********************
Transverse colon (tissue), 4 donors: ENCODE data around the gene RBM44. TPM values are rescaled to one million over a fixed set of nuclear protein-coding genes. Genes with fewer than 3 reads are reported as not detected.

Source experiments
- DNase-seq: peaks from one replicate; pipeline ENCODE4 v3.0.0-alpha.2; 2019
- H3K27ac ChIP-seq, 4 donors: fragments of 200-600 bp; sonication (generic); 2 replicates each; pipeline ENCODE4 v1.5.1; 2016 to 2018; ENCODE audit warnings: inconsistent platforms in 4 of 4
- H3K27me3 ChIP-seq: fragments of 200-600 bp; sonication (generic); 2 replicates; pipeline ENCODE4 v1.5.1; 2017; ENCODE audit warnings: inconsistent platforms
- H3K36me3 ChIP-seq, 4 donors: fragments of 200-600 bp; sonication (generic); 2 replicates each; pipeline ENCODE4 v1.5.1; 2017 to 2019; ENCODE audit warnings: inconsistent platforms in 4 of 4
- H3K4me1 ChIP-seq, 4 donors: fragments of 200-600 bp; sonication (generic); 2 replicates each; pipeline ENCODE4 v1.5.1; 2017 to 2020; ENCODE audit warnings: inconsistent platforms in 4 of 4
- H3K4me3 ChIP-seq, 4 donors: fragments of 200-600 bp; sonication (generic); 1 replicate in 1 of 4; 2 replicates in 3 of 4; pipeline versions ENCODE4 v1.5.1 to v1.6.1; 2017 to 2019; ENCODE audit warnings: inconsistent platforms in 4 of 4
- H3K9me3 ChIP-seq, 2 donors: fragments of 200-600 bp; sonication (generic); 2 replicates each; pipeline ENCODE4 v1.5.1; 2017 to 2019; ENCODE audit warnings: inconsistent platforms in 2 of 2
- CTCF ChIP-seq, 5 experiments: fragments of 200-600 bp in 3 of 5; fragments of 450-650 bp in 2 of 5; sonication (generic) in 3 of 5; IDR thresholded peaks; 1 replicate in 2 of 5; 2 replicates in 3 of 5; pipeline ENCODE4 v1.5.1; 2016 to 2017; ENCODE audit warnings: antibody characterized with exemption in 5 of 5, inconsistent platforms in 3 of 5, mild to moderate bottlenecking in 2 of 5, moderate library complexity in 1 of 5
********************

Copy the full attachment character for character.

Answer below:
Transverse colon (tissue), 4 donors: ENCODE data around the gene RBM44. TPM values are rescaled to one million over a fixed set of nuclear protein-coding genes. Genes with fewer than 3 reads are reported as not detected.

Source experiments
- DNase-seq: peaks from one replicate; pipeline ENCODE4 v3.0.0-alpha.2; 2019
- H3K27ac ChIP-seq, 4 donors: fragments of 200-600 bp; sonication (generic); 2 replicates each; pipeline ENCODE4 v1.5.1; 2016 to 2018; ENCODE audit warnings: inconsistent platforms in 4 of 4
- H3K27me3 ChIP-seq: fragments of 200-600 bp; sonication (generic); 2 replicates; pipeline ENCODE4 v1.5.1; 2017; ENCODE audit warnings: inconsistent platforms
- H3K36me3 ChIP-seq, 4 donors: fragments of 200-600 bp; sonication (generic); 2 replicates each; pipeline ENCODE4 v1.5.1; 2017 to 2019; ENCODE audit warnings: inconsistent platforms in 4 of 4
- H3K4me1 ChIP-seq, 4 donors: fragments of 200-600 bp; sonication (generic); 2 replicates each; pipeline ENCODE4 v1.5.1; 2017 to 2020; ENCODE audit warnings: inconsistent platforms in 4 of 4
- H3K4me3 ChIP-seq, 4 donors: fragments of 200-600 bp; sonication (generic); 1 replicate in 1 of 4; 2 replicates in 3 of 4; pipeline versions ENCODE4 v1.5.1 to v1.6.1; 2017 to 2019; ENCODE audit warnings: inconsistent platforms in 4 of 4
- H3K9me3 ChIP-seq, 2 donors: fragments of 200-600 bp; sonication (generic); 2 replicates each; pipeline ENCODE4 v1.5.1; 2017 to 2019; ENCODE audit warnings: inconsistent platforms in 2 of 2
- CTCF ChIP-seq, 5 experiments: fragments of 200-600 bp in 3 of 5; fragments of 450-650 bp in 2 of 5; sonication (generic) in 3 of 5; IDR thresholded peaks; 1 replicate in 2 of 5; 2 replicates in 3 of 5; pipeline ENCODE4 v1.5.1; 2016 to 2017; ENCODE audit warnings: antibody characterized with exemption in 5 of 5, inconsistent platforms in 3 of 5, mild to moderate bottlenecking in 2 of 5, moderate library complexity in 1 of 5